Marijuana use rising in L.A. County before legalization, report finds

- Marijuana use among adults in Los Angeles County was on the rise before the drug was legalized for recreational purposes in the state this year, according to the results of a report released Thursday.
  
The Los Angeles County Department of Public Health's analysis of data from the Los Angeles County Health Survey found that the percentage of adults ages 18 and over who reported using marijuana in the past year increased from 9 percent to 12 percent from 2011 to 2015.
  
The report also found that marijuana use increased by almost 50 percent among adults aged 21-29. In 2015, use was highest among 18-20 year olds (27 percent) and 21-29 year olds (22 percent), while men were twice as likely to use marijuana as women (16 percent vs. 8 percent). The report also found a
higher rate of use among people born in the U.S. compared with those born in a foreign country.
  
Marijuana became legal for recreational sale and consumption in California on Jan. 1 of this year through Prop 64.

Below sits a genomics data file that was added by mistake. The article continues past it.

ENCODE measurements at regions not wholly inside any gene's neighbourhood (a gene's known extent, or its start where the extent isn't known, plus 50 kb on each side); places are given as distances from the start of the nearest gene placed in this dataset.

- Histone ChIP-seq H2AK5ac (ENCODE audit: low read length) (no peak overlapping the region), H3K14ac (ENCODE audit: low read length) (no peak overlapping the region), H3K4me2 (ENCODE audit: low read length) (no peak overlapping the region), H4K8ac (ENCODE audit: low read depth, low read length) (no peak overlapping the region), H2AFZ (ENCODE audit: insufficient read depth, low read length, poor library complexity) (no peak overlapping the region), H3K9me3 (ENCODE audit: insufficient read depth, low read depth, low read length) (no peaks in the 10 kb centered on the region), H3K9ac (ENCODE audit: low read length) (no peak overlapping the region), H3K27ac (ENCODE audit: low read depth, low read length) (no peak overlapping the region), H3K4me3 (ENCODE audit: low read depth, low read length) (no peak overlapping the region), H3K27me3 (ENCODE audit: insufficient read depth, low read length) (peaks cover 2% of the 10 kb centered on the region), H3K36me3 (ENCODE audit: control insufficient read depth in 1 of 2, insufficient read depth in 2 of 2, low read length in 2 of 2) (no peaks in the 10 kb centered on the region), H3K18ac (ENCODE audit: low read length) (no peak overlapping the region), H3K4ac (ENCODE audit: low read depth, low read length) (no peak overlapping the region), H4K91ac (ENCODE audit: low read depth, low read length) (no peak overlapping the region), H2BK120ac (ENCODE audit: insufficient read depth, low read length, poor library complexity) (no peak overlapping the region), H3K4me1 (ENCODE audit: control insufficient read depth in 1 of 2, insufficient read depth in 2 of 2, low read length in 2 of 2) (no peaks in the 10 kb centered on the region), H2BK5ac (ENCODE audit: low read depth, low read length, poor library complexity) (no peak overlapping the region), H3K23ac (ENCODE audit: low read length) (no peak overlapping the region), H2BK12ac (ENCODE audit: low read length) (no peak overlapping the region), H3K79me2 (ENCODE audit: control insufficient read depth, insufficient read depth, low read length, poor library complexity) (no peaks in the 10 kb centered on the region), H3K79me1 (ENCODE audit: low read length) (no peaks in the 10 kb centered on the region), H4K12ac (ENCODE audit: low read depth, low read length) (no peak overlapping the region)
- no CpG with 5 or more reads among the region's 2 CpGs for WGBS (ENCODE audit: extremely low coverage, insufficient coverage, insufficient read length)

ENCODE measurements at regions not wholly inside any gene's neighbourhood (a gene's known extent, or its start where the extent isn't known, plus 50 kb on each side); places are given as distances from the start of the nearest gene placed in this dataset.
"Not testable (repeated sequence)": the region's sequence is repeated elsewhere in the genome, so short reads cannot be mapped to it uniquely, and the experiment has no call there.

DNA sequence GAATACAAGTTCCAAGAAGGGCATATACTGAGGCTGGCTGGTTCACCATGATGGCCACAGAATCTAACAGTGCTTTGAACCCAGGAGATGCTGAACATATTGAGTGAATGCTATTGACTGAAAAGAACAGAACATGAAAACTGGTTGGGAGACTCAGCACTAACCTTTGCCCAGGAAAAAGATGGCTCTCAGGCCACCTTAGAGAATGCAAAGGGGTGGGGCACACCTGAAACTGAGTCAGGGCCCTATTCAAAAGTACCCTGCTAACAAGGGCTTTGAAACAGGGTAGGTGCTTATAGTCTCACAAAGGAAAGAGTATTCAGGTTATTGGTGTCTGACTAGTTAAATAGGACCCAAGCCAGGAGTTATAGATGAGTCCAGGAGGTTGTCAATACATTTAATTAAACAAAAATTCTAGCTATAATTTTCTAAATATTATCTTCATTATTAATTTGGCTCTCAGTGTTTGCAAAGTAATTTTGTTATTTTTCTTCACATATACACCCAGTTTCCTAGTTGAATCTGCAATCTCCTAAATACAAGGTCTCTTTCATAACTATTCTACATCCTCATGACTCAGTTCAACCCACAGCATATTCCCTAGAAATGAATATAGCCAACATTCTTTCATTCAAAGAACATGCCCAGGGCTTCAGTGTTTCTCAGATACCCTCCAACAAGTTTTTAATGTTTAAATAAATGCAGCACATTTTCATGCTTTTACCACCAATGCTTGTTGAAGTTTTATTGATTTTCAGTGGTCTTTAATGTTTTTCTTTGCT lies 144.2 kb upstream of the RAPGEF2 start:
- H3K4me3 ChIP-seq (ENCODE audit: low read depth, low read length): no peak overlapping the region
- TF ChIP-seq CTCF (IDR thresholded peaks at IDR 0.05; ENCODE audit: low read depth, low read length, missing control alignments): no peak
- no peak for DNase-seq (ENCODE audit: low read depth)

"High rates of marijuana use among low-income communities prior to the passage of Prop 64 means we must pay close attention to where dispensaries are clustered post- legalization. Past experience with alcohol and medical marijuana outlets suggests that concentrations of these types of businesses can
have a disproportionate impact on low income communities of color," said Barbara Ferrer, director of the Los Angeles County Department of Public Health.

"Very low levels of reported use among those born outside of the U.S. is encouraging, and more research is needed to understand how this could help inform marijuana prevention programs targeting teens."
  
The report found that marijuana use by race/ethnicity and income categories was highly influenced by country of birth. Overall use among Latinos (10 percent) and Asians (6 percent) was found to be lower than among whites (15 percent) and African-Americans (20 percent), while use specifically among U.S.
born Latinos (20 percent) and U.S. born Asians (13 percent) was similar to African-Americans and whites.
  
The report also found that overall use among adults below the federal poverty level was lower (8 percent) than among all other income groups, but use specifically among U.S. born adults below the federal poverty level was higher (19 percent) than among all other income groups.

 

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